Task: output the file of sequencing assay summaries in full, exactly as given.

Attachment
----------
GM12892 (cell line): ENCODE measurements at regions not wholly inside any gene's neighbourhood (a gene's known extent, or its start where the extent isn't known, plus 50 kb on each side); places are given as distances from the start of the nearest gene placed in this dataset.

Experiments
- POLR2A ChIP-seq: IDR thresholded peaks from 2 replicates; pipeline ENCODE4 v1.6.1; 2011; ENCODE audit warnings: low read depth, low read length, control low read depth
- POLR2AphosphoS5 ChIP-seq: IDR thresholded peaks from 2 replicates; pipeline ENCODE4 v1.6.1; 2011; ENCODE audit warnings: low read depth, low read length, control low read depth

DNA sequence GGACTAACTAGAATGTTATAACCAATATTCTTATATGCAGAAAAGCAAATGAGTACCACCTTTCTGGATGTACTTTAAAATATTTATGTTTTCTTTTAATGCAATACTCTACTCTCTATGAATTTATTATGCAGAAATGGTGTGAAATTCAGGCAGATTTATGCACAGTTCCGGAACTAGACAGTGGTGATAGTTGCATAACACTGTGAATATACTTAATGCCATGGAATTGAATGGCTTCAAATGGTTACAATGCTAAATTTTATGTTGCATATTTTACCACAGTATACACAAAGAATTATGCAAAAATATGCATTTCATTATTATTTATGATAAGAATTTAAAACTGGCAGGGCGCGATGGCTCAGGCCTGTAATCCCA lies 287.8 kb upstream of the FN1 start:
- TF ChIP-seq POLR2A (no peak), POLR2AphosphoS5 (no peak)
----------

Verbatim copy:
GM12892 (cell line): ENCODE measurements at regions not wholly inside any gene's neighbourhood (a gene's known extent, or its start where the extent isn't known, plus 50 kb on each side); places are given as distances from the start of the nearest gene placed in this dataset.

Experiments
- POLR2A ChIP-seq: IDR thresholded peaks from 2 replicates; pipeline ENCODE4 v1.6.1; 2011; ENCODE audit warnings: low read depth, low read length, control low read depth
- POLR2AphosphoS5 ChIP-seq: IDR thresholded peaks from 2 replicates; pipeline ENCODE4 v1.6.1; 2011; ENCODE audit warnings: low read depth, low read length, control low read depth

DNA sequence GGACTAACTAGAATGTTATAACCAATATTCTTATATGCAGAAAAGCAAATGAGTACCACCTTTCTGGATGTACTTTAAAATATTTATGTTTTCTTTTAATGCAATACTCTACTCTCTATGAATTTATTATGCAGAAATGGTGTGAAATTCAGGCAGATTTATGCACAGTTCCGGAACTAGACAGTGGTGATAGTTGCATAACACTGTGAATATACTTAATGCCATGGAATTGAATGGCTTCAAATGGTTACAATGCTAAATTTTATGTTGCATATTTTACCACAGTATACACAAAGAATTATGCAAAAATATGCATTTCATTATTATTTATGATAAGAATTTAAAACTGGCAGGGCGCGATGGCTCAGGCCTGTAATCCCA lies 287.8 kb upstream of the FN1 start:
- TF ChIP-seq POLR2A (no peak), POLR2AphosphoS5 (no peak)